Z*Magazine: 15-Jun-87 #57From: Atari SIG (xx004@cleveland.Freenet.Edu)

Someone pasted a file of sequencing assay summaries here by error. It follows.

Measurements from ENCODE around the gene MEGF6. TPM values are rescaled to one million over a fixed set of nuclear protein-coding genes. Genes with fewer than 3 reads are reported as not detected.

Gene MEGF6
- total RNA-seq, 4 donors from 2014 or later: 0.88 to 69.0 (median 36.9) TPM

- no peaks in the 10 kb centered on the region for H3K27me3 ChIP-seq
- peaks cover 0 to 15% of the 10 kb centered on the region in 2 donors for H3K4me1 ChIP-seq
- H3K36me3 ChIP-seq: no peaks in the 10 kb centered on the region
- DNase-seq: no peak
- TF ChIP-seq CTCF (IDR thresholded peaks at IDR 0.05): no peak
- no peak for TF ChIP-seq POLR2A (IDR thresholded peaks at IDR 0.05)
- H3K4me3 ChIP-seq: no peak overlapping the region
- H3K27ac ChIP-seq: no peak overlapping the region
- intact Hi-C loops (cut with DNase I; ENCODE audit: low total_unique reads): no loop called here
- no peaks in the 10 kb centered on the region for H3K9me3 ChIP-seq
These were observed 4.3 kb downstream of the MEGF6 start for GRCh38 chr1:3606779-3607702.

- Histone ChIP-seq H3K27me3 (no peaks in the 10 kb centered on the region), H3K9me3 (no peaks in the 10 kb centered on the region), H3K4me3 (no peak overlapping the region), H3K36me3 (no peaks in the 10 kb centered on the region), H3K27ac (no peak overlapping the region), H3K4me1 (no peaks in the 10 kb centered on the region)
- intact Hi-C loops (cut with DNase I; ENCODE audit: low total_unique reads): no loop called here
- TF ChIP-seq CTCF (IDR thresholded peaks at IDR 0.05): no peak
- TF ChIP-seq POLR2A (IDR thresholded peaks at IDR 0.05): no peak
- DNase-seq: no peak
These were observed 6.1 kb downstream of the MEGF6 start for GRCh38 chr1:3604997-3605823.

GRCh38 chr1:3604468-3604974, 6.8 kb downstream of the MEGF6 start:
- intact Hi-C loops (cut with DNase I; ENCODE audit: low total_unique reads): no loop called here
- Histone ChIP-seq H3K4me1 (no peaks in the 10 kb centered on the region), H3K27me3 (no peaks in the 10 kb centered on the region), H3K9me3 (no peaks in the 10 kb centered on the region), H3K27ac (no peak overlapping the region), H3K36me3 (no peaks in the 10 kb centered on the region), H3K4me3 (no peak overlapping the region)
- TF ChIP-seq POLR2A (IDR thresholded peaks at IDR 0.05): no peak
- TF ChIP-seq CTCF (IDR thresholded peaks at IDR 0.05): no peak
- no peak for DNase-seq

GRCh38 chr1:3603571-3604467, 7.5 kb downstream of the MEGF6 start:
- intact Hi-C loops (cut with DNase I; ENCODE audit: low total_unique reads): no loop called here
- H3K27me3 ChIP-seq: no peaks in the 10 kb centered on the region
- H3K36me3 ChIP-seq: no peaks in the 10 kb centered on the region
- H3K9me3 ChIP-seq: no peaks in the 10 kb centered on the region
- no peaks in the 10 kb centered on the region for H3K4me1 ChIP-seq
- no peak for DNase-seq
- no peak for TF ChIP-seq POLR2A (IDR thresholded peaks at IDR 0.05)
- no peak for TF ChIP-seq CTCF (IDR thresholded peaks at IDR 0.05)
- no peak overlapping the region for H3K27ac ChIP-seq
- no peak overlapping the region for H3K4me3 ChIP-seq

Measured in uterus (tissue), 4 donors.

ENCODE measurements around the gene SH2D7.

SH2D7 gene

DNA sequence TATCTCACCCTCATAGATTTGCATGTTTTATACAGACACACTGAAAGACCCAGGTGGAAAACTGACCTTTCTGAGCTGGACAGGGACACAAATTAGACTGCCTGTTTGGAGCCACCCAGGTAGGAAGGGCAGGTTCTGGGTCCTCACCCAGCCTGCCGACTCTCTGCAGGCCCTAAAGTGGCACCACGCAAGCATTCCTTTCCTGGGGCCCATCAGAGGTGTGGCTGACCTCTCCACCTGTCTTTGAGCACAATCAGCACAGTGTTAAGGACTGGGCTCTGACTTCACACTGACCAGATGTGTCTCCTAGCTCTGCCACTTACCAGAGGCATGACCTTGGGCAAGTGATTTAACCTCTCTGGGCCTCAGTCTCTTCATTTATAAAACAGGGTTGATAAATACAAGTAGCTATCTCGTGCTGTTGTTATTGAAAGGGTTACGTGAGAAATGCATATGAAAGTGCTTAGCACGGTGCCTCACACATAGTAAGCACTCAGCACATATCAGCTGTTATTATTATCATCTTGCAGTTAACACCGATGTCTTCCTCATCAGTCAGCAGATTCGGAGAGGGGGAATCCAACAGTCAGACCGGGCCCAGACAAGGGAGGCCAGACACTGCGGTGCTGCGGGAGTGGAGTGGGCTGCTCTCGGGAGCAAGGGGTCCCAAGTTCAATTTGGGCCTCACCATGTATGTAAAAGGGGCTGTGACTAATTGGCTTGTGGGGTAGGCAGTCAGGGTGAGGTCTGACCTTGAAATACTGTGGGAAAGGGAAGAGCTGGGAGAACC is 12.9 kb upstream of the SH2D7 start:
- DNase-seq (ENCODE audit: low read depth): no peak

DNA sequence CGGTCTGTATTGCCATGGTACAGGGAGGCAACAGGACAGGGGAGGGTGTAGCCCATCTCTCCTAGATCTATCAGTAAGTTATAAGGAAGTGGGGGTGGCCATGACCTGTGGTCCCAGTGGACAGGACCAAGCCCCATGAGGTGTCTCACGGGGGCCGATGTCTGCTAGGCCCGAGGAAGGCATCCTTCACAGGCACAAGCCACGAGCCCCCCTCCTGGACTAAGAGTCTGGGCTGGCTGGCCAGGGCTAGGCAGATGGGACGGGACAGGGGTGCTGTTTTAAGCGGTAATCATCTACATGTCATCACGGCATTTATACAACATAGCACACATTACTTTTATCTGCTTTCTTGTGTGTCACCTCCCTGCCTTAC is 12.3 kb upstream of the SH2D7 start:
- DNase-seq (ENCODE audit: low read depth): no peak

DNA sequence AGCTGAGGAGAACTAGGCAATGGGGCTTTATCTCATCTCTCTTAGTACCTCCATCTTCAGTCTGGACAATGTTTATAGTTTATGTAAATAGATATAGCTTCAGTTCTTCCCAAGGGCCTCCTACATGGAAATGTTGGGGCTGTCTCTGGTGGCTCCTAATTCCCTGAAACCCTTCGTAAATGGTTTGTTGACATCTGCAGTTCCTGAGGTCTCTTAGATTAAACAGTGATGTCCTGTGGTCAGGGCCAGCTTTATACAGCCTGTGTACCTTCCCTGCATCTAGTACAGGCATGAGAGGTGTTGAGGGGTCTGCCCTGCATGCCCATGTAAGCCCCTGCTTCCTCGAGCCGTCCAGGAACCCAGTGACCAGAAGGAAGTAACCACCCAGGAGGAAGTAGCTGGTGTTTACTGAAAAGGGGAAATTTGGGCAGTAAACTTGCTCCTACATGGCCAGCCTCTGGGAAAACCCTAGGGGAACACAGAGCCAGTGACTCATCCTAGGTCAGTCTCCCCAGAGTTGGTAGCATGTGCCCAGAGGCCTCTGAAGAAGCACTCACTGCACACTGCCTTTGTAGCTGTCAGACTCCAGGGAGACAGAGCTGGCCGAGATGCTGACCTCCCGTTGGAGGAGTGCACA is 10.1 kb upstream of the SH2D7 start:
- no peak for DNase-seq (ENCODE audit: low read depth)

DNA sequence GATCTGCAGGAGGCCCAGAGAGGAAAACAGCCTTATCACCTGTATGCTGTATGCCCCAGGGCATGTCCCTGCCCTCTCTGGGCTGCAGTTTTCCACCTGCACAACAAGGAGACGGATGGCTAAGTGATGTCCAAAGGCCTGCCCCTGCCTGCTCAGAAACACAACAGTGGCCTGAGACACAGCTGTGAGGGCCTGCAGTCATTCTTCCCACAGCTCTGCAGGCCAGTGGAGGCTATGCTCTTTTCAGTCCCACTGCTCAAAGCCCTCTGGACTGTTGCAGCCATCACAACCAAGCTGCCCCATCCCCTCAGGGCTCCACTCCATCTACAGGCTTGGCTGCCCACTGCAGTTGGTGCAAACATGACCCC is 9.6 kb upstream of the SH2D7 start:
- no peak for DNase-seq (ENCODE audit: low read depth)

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From: xx004@cleveland.Freenet.Edu (Atari SIG) Subject: Z*Magazine: 15-Jun-87 #57 Date: Fri Jul 16 10:20:07 1993 _____________________________________ ZMAGAZINE JUNE 15, 1987 ISSUE 57 _____________________________________ PUBLISHER/EDITOR-----> RON KOVACS ASSISTANT PUBLISHER--> KEN KIRCHNER 80 COLUMN EDITOR & ASSISTANT PUBLISHER--> SUSAN PERRY _____________________________________ Xx ZMAGAZINE OFFICIAL HEADQUARTERS The Syndicate BBS (201) 968-8148 The Gateway BBS (609) 931-3014 _____________________________________ Xx ZMAG INDEX 57 <1> PUBLISHERS PAGE <2> ZMAG USER GROUP OF JUNE <3> LETTER TO THE EDITOR <4> ANTIC'S CES REPORT PART 1 <5> INTERVIEW PART II Tom Harker of ICD <6> ZMAG ATARI REPORT <7> NEW PRODUCT NEWSWIRE <8> HACKING THE JOYSTICK PORT _____________________________________ Xx PUBLISHERS PAGE With this issue we introduce to you Susan Perry from the Gateway BBS. Sue will be re-editting ZMAG issues and formatting into true ascii 80 column format. I have decided to make the Gateway BBS an official ZMAG Headquarters system for 80 column editions. So, if you are interested in 80 column editions, Please give the Gateway a call at: (609) 931-3014 Starting July 1st, 1987 Zmag will have an exclusive BBS. The Syndicate BBS will be put to rest and the ZMAGAZINE INFORMATION NETWORK will take over. New format and new name, and 70% text oriented system. You will now find every issue, Chicago issues, Upgrade information, OTHER online magazines, documentation, Technical Assistance, 12+ Message bases, and more yet to be decided. The number is (201) 968-8148. Another Online magazine has hit the BBS world. It is called GUM, more details next week. _____________________________________ Xx ZMAG USER GROUP OF THE MONTH JUNE .....Rhode Island Atari Computer Enthusiasts RI ACE..... _____________________________________ You can become a member of RI ACE by sending a check or money order to: RI ACE c/o Steve Dunphy 192 Webster Ave. Cranston, R.I. The dues are $20.00 yearly. 24 hr BBS # 401-521-4234 in Prov. R.I. _____________________________________ Xx LETTER TO THE EDITOR _____________________________________ Ron thanks for the review you recently published in ZMAG covering the Oasis BBS System. I felt the over all review was very fair in covering the Oasis BBS program. The reason I am asking you to publish this in your next issue of ZMAG is because of a problem some may have had with the review in finding out what the number of the HELP BBS in Wichita, Ks is because a couple of characters were missing in the ZMAG I downloaded from CompuServe. The number to reach to find out more information and ordering instructions on the Oasis BBS System is: HELP BBS 316-683-7514 3/12/2400 Baud 24 Hours Ron thank you and your staff for running what I consider one of the top information services available to the Atari family. I am sure we can expect to see bigger and better things from ZMAG in the future. Leo Newman, Sysop HELP BBS Leo, I will take this space to thank you for your letter. I apologize for the error. However, I think the error was only in the CompuServe edition because I failed in locating it on the other services. Since I uploaded the issue to CIS, I am at fault, Again, my aplogies and thanks for your continued support of Zmag. _____________________________________ Xx ANTIC'S CES REPORT PART ONE _____________________________________ ANTIC PUBLISHING INC., COPYRIGHT 1987 REPRINTED BY PERMISSION. By:NAT FRIEDLAND, ANTIC EDITOR * Atari's 8-bit computer line is far from dead -- with a new double-speed, double-density 5 1/4 inch disk drive due this summer, as well as the long awaited 1200 baud plug-in modem and the 80-column box...plus the XE Game System that comes with 64K, a keyboard, a light gun and Flight Simulator II. * The ST has yet another new wave of remarkable and mind boggling products on the way. Within our first hour at CES we saw a 4-megabyte memory board that goes into any ST without soldering, and the Hybrid Arts ADAP Soundrack CD- quality stereo sampling and editing system that competes with the vastly more expensive Synclavier and Fairlight in high-end MIDI. And these are just quick first impressions from the opening hours of a Consumer Electronics Show that supposedly was not going to produce any major new Atari announcements... So let's get right to the opening round of news: 8-BIT UPDATE We'll start with the good news for 8-bit users. The XF551 disk drive is the big surprise. It's a compact 5 1/4 inch drive in XE gray, about 3/4 the size of the now discontinued 1050 drive and priced in about the same $160 range as the 1050. The XF551 is also claimed to be 2.9 times faster than a 1050 and boasts true double density -- as well as automatic compatibility with every other density format ever used for the 8-bit Atari. It seemed clear from talking to a number of Atari sources that a 3 1/2 inch disk drive for the 8-bit computers is now unlikely to be produced. The XF551 drive will have a new ADOS operating system which is nearing completion by OSS, the creators of DOS 2 and DOS 2.5. Promised features of ADOS include a tree structure allowing directories and easy toggle between menu or command operations. According to Atari's Jose Lopes, the key engineer/designer of the new XE products described in this dispatch, the first XF551 drives can be expected to start trickling into the stores by July. The same July arrival date now holds true for the 80-column XEP80 display box and the new 1200 baud SX212 modem. Valdes says both products have been delayed by a wait for delivery of main chips, but all other components and packaging are stockpiled in readiness for assembly at Atari's Taiwan factory. AtariWriter Plus 80 was operating on the XEP80 in a razor-sharp 80-column display at the Atari Booth. The SX212 modem will be bundled with a new version of Keith Ledbetter's famed Express software which the author is scheduled to demonstrate later in the show. XE GAME SYSTEM The first working pre-production prototypes of the XE Game System were on view atop the roof of Atari's large booth structure, along with a real Cessna airplane that Atari somehow got into the new CES North Hall. The Game System is essentially a two-piece 65XE computer that costs as much as a 130XE. But instead of 128K memory, you get a light-gun, a joystick and three games -- Flight Simulator II on cartridge, Missile Command in ROM and a pistol game called Bug Hunt. At least 18 arcade and disk best-sellers are now promised for Atari cartridge by Christmas, including 1 On 1, Gato, Midnight Magic, Karateka, Choplifter and Blue Max. Most titles are to sell for $19.95 each. Atari Software Director John Skruch says the XE can get as much as 256K on a bank-switching cartridge. Flight Simulator II only required 128K. Two hard-hitting TV commercials for the Game System were on Display. The system is designed to be sold in separate pieces overseas. Eventually the light-gun will be available in the USA as an 8-bit peripheral. An ST mouse will work on the XE Game System in trackball mode -- CONTROL-T. ANOTHER ST BONANZA This CES had another dazzling array of ST computer products on display. We'll be looking at a lot more of them in our later reports. During just our first hours around the crowded Atari area, here's what we found that seemed especially impressive: Micro D of Canada was showing a prototype 2/4Mb memory upgrade board that is supposed to install inside any ST without soldering. The Data-Free Board will sell for $159 without RAM chips. The 4-megabyte upgrade requires 32 chips and the 2Mb takes 16. The chips cost $30 each from Micro D or you can shop for a better price on your own. Hybrid Arts, the king of Atari MIDI developers, was showing their $1995 ADAP Soundrack digital sampling system, which will be on sale in July. ADAP offers the sound quality of compact disks -- in true stereo if you get a dual hardware setup. On a stage in the Atari area, ADAP was in action -- effortlessly pulling selected portions off any tape and manipulating the sound in real-time with a simple visual interface. Sounds could be played back in reverse, cut and pasted, stretched, faded and otherwise manipulated, as fast as you could click a mouse. Frank Foster of Hybrid Arts told Antic that Tom Hudson is looking into the ADAP math co-processor box for speeding up certain math-intensive operations of his graphics software (DEGAS, CAD-3D) such as ray tracing. Springboard was showing their little -publicized ST conversion of Certificate Maker at the Atari booth. Shelbourne Software's 3D Breakthrough, the first ST game using the Stereotek 3D Glasses, was a spectacular sight. You move through an elaborate maze by shooting your way through flashy barriers. The disk will also include a non- 3D version that doesn't require glasses. Next week, Zmagazine will present parts 2/3 of this report. _____________________________________ Xx INTERVIEW WITH TOM HARKER OF ICD (c)1987 HDUG Hard Disk Users Group _____________________________________ PART 2: Last week we began this series of articles with this interview with Tom Harker of ICD and Chuck Leazott of the HDUG. Last week we covered the discussion of software, HD controllers.... This week we continue with Part 2: CL) Does ICD specialize or prefer any particular brand name of Hard Disk or controller? TH) No, not really. We sell all new equipment though, not used. Whatever you request, we'll fix up for you. CL) Great! Do you have any HD packages ready for the market? TH) Sure, several. CL) Whats the price range? TH) Well, to start, a single 10 MEG box.... CL) Box? TH) Yes, Hard Drive, Power Supply, case and controller. All prices are current, but may fluctuate later on. Anyway, a 10 MEG box is $499.00, a 20 MEG box is $649.00, 2 10 MEGS (double case) runs $695.00, and 2 20 MEGS (double case) goes for $995.00. We also have a 30 MEG box, which is really not a sellable product right now, for $849.00. CL) Those all sound reasonable, but now let's get to the MIO. I know you don't like talking about problems with ICD hardware, but let's do it anyway, just for grins. What, if any, problems have you seen in the MIO board, the R-Time 8 cartridge, the US Doublers, and the PR: Connection? TH) Well, the only problem with the R-Time is the fact that the battery only lasts 3-5 years. The Doublers don't present any problems, and as far as I know there is only one piece of software that they won't run, and that's Atari's Planetarium. The copy protection is strange, and Atari is looking into the difficulty as we speak. The PR: Connection has had some minor compatibility problems with some printers and modems. CL) How about the MIO? TH) The worst problem with the MIO is the actual assembly procedure. The MIO is so complex, compact, and densly built, that there's all kinds of room for errors. When we first started getting them to folks, we had quite a large turn-around rate. We would ship it out, and it would be returned because of a faulty circuit. Basically, just getting them set up and burned in takes a lot of time. CL) How does it look now? Are you getting very many returns? TH) No, actually the drop out rate has gone down to about 5% or less which is standard for complex hardware products. Every day that rate goes down. You have to remember, when you come out with a product like this one, it's new, and there will always be something a little strange. It's hard to please everyone, but we try. CL) When is the next revision of the MIO coming out, and what will be revised? TH) That should be within a month or so for revision 2.0, amd we'll be working on the printer buffer. SynFile+ doesn't work properly with it, so we've been working on that. CL) Ok, how about those folks that have purchased the MIO already. Will they be sent the revision at no cost? TH) We're not sure yet. SEND IN THOSE SERVICE CARDS!! CL) Does ICD sell modems? I heard that you did. TH) Yes, and I'm glad you brought that up. Since this newsletter is a new publication, we would like to give your readers a deal. We have a limited supply of Smarteam 300/1200 baud modems left. We are selling them for $219.00, but we'll let your readers get them for $189.95. In fact, let's have a blow-out sale here and let them go for $169.95. However, this price is only good for as long as we have them in stock. They sell quite fast. [ed. This offer is not valid as of this writing. This offer was an exclusive offer to the HDUG. We print this for subject matter only.] CL) Now that lot's of folks are purchasing the Hard Disks, is there a possibility of a special Hard Disk version of Spartados being written? I mean, there are many folks who dream for a directory structure that can hold more than 127 files per directory. TH) No. I'm sure you're wanting the extra-length directories for use with BBS Express! Many people have asked the same question and we feel having more than 128 files in a directory really slows things down, whether you use a floppy, a Hard Drive, or even a RAM disk. It's possible, but not practical as the DOS really gets bogged down in a search. CL) WOuld you consider an upgrade to Spartados in any way for the Hard disk users? TH) If there's a real special need for something, we'll think about it, but not at present. CL) Is there a maximum logical limit, in MEGAbytes, that the 8-bit machine can run? TH) Well, using a hard drive you can have 16 MEG per logical drive, and a single file 8 MEG in size. Since Spartados, and some other DOS's utilize eight drive configurations rather than Atari's 4 drive set-up, you can have 8 drives, each with 16 MEG. So, 8 x 16 MEG comes to 128 MEG on a single 8 bit Atari. Of course, this will devoid any use of a floppy. You can still use the MIO RAMdisk as a 256K or 1 MEG printer buffer. CL) If I can't use the floppy, how can I set up all 8 Hard disk partitions? I mean, how do I get all those files onto that 8th partition? TH) Simple. You fill up the first 7 partitions using the floppy as usual, then, using the MIO, swap one of the partitions (make one invisible). Then you fill the 8th up and get rid of the floppy as a drive configured in the MIO. CL) When will the 80 column MIO card be done? TH) Actually it's all finished. The hardware is complete, and now were working on getting the software to work with it. Soon. CL) Will both the Sparta-X cartridge and the 80-column Board be totally compatible with the current versions of Spartados? TH) Yes. The 80-column will require some extra consideration, so we'll be sending out a disk version of SpartaDos 3.3a along the the 80. CL) Do you have any plans for a back-up system in store for us Hard Disk users? TH) Yes. We're working on a piece of software that will allow you to back-up all the hard disk files to floppy. Basically, it will gather the files and copy them to floppy, breaking files in between so that you can swap disks. CL) Would you consider a tape drive back-up system? TH) No. _____________________________________ Xx ZMAG ATARI REPORT ...Press Releases from CompuServe... _____________________________________ ATARI ANNOUNCES 40 NEW GAMES AND LICENSING AGREEMENTS WITH COMPUTER GAME AND ARCADE COMPANIES CHICAGO, May 30, 1987 -- Atari Corp. will preview new video game cartridges at the Summer CES being held at McCormick Place this week. Among the 40 new games announced are 16 games for the 2600, 10 games for the 7800, and 14 game cartridges for the new XE game system, said Mike Katz, executive vice president for marketing and entertainment electronics. The new titles for the 2600 include boxing, baseball, football and shooting games as well as translations from arcade games. Atari has licensed Cross Bow, a hit coin-operated shooting game from Exidy; the arcade classics Donkey Kong and Donkey Kong, Jr. from Nintendo; Mouse Trap and Venture from Exidy; and Qbert from JVW. In addition, new titles for the 2600 are being offered by Activision, Epyx and Absolute Entertainment Inc. Activision announced Kung Fu Master and Commando; Epyx announced Summer Games and Winter Games; and Absolute Entertainment will be introducing wrestling and skateboarding games. Games for the 7800, released or about to be released by Atari, include Desert Falcon, Choplifter and Karateka by Broderbund; Touchdown Football, One-on-One Basketball and Sky Fox by Electronic Arts; Summer Games, Winter Games and Impossible Mission by Epyx; and Hat Trick by Bally Sente. Atari's new XE video game system, which can play games for the XE and XL computers, has hundreds of games that are playable on cartridge or disk format. Atari is currently converting some of the most popular disk-based games to cartridge so they can be played on the XE game system without a disk drive. The XE game system cartridge allows over 256 kilobytes of program to play on the game machine. "This is twice as much memory as offered by our competitors," Katz noted. Atari has licensed cartridge versions of Hardball and Fight Night from Accolade; Touchdown Football, One-on -One Basketball and Archon from Electronic Arts; Ballblazer and Rescue From Fractalus from Lucas Film Games; Lode Runner, Blue Max and Midnight Magic from Broderbund; and Crowsbow from Exidy. Atari's own new cartridge games for the XE game system will include Food Fight, Battle Zone, Star Raiders II and two new shooting games. The top-selling game Flight Simulator II, Missile Command and Blast 'Em, a new shooting game, will be offered free with the system. Atari Corporation is a leading manufacturer and marketer of personal computers, video game systems, a broad line of peripherals and a growing library of computer and video game software. Atari Corporation is located at 1196 Borregas Ave., Sunnyvale, CA 94086. Telephone: (408) 745-2000. Atari's stock is listed on the American Stock Exchange and trades under the ticker symbol ATC. THE ATARI PC: THE FIRST IBM PC- COMPATIBLE WITH BUILT-IN EGA The Atari PC is the first IBM PC compatible with built-in EGA (enhanced graphics adapter). The new computer has more power and features than the IBM PC, said Sam Tramiel, president of Atari. Designed around the Intel 8088 chip, the switchable system performs at either 4.77 or 8.0 megahertz and has 512 kilobytes of memory, expandable on the motherboard to 640 kilobytes. It is the first IBM PC-compatible product that includes support for the EGA graphics mode as a standard feature. Other graphics modes supported by the custom-designed graphics chip are CGA, IBM monochrome and the Hercules graphics card. The Atari PC has built in a Centronics parallel port for printers and an RS232 serial port for modems and serial printers. It will be sold with a detachable IBM-style keypad, a mouse and mouse port and will be bundled with the GEM desktop from Digital Research. The Atari PC will be sold through mass merchants and computer specialty stores. The Atari PC system including a computer, disk drive and monochrome monitor is priced at $699. The computer and disk drive will sell for $499. ATARI TO BEGIN SHIPMENTS OF NEW XE GAME SYSTEM BUNDLED WITH THREE POPULAR GAMES Atari Corporation will include three popular cartridge games at no additional cost when it begins shipping the new XE video game system in July. Games bundled with the XE game system are the top-selling hit Flight Simulator II, from SubLogic; the Atari classic, Missile Command; and Blast 'Em, a shooting game being specially developed for the XE. The new game system is being demonstrated in Atari's booth (6540) at the Summer Consumer Electronics Show starting today at McCormick Place. "The XE is the ultimate game system for the serious game player," said Michael Katz, executive vice president for marketing and entertainment electronics. "It has more features and power than any other game system, and we're including $80 worth of free games with every system. No other game maker is offering anything close to it." The XE game system features a console with 64 kilobytes of memory, an attachable game-playing keyboard, video gun, and a Joystick. Its memory, equivalent to an 8-bit computer, is the largest in any game system. That gives it superior graphics, dramatic animation and realistic sound, and the power to run advanced computer games, Katz noted. The cartridge for the XE game system can store over 256 Kilobytes of program, which is twice as great as any other comparable system, Katz added. Atari is also selling a disk drive for players who prefer desk- based software. The attachable keyboard and video gun make it easy to play hundreds of sophisticated games such as Flight Simulator II, which requires keyboard interaction. The target gun is attached to the console to electronically "shoot" at images on a TV or monitor. The XE can play more games than any comparable system, and the library grows steadily as Atari converts disk games to cartridges, Katz said. The XE game system can play games written for the Atari XE and XL computer systems. The XE, which complements Atari's popular 2600 and 7800 video game systems, carries a suggested retail price of around $150. _____________________________________ Xx NEW PRODUCT NEWSWIRE ........New Epyx Products.......... ........Internal ST Clock.......... _____________________________________ In an effort to reach a broader market of computers and video game systems, Epyx has released versions of their popular 500XJ joystick for the Apple II, the IBM PC, the Sega Master System, and the Nintendo Entertainment System. All of the new units have the same hand-held styling and features of the original 500XJ (for the Atari and Commodore computers). The only two visual differences are (obviously) the type of connector used and the color of the box (C-64/Atari is red, Apple/IBM is blue, Sega is yellow, and Nintendo is green). List price for the Atari/Commodore, Sega, and Nintendo joysticks is $19.95. The Apple/IBM controller can be bought for $39.95. Epyx has also gotten into the floppy disk market by releasing its own line of premium 5.25" and 3.5" computer disks. The 5.25" disks (DSDD only) are list priced at $9.95 for a pack of 10 (also included are reenforced hub rings, Tyvek sleeves, labels, and write-protect tabs). The 3.5" disks (also sold in packs of 10) run for $24.95 (SSDD) and $29.95 (DSDD). EPYX, INC. 1043 Kiel Court Sunnyvale, CA 94089 -=-=-=-=-=-=-=-=-=-=-=-=- TransTech Industries is offering a $25 internal, ten-year real-time clock for the Atari ST line. Sold as a commodity component (the clock is actually the Dallas Semiconductor DS1216E, an industry-standard component found in many clocks today), the clock fits underneath a ROM chip inside the 520ST/1040ST. The clock is being sold under the name of "SmartWatch". According to TransTech, the user of the clock is entirely responsible for all physical damage to the SmartWatch or to the computer during use (or during installation). A fairly good understanding of electronics is necessary to install the clock, and TransTech won't do it for you. Your local Atari dealer will probably install it for you for another $20. Software is NOT packaged with the SmartWatch. Instead, it is being released as a public domain TD.ARC file (available on BBS's, GEnie, and CompuServe). This allows for easy upgrades to the software and (they hope) for a greater market range. A special installation kit (the "EZ- Kit") for the 1040ST can be bought for another $15 and saves you the trouble of having to cut a small metal bracket. Special discounts (5%-10%) are available if bought in quantity. TRANSTECH INDUSTRIES P.O. Box 880668 10509 S.D. Mission Rd., Ste. T San Diego, CA 92108 _____________________________________ Xx HACKING THE JOYSTICK PORT .......By Chuck Grimsby....... _____________________________________ As every Atari Basic programmer knows, the joystick port can be used to produce nine different actions or commands (excluding the center or 'null' position), utilizing the STICK(x) and STRIG(x) commands. The numbers your programs look for are: value stick posistion ----- --------------- 14 UP 13 DOWN 7 RIGHT 11 LEFT 6 UP RIGHT 5 DOWN RIGHT 9 DOWN LEFT 10 UP LEFT 15 CENTER (NULL) 0 FIRE, (USING STRIG(0) 1 NOT FIRE You may have noticed that there are some numbers missing from that list, and from all lists that show you how to use the STICK(x) command. Where are the numbers 0-4, 8 and 12? Well, actualy those numbers are there and are readable, but you can't use a normal joystick to produce them. You either need a numeric keypad (like the old Atari CX-85) or a special 'joystick' consisting of buttons in place of a single stick. I built myself a special joystick to use as a non-moving mouse (my desk space is VERY limited) and discovered I had also created a joystick that would produce those non-standard numbers. My brother has dubed this device a 'Dead Mouse' and it has proved to be very handy. It also works great as a very accurate joystick for MicroPainter. The new STICK(x) list using the Dead Mouse looks like this: VALUE BUTTON(S) PRESSED ----- ----------------- 0 UP DOWN LEFT RIGHT 1 DOWN LEFT RIGHT 2 UP LEFT RIGHT 3 RIGHT LEFT 4 UP DOWN RIGHT 5 DOWN RIGHT 6 UP RIGHT 7 RIGHT 8 UP DOWN LEFT 9 DOWN LEFT 10 UP LEFT 11 LEFT 12 UP DOWN 13 DOWN 14 UP 15 NONE (NULL) The numbers produced through the Dead Mouse can also be used to simulate the numeric keypad IF you have the proper AUTORUN.SYS file AND press the FIRE button with the other keys. The following list shows the funtions that the Dead Mouse key presses will return. Remember to ALWAYS press the FIRE button as well. FUNCTION DEAD MOUSE KEYS -------- --------------- DELETE UP DOWN LEFT RIGHT YES UP DOWN LEFT NO UP DOWN RIGHT - NONE +ENTER UP 0 UP DOWN 1 DOWN LEFT 2 UP LEFT 3 LEFT 4 DOWN LEFT RIGHT 5 UP LEFT RIGHT 6 RIGHT LEFT 7 DOWN RIGHT 8 UP RIGHT 9 RIGHT The construction of the Dead Mouse is simple, due to the fact that every joystick made actualy uses four buttons on the inside activated by moving the stick. All you need to make the Dead Mouse are five momentery contact buttons, a female D9 conector, a six conductor cable, and a project box. You can save yourself some time and trouble by using the cable from an old broken joystick, or buying a joystick extension cord and cutting off one end instead of making a new cable. Start by drilling five holes for the buttons in the lid of the project box a little bit larger then the size of the buttons, and one hole in the side of the box for the cable to the computer. Next mount and secure the five buttons in the holes and pass the cable through the hole in the side of the box. Make a knot in the cable on the inside so the cable wont pull out. Now solder the wire from the cable to the switches following the table below. NOTE: Solder to ONLY ONE SIDE OF THE BUTTON!! u 1 2 3 4 5 u \ O O O O O / u\ O O O O/u 6 7 8 9 PIN # BUTTON ----- ------ 2 RIGHT 3 LEFT 4 DOWN 5 UP 9 FIRE Now solder pin #7 to the other side of ALL the buttons. This is the common or "ground" line. Put the lid on your box, and your Dead Mouse is ready to use. From experience, the Dead Mouse is a very poor joystick, Don't even bother to try and use it for game playing. It is ,however, a more profesional looking device for use as a mouse than a joystick, and a accurate drawing tool for MicroPainter. _____________________________________ ZMAGAZINE ISSUE #57 JUNE 15, 1987 PLEASE CONTRIBUTE (C)COPYRIGHT 1987 RON KOVACS/SYNDICATE SERVICES. REPRINT PERMISSION GRANTED _____________________________________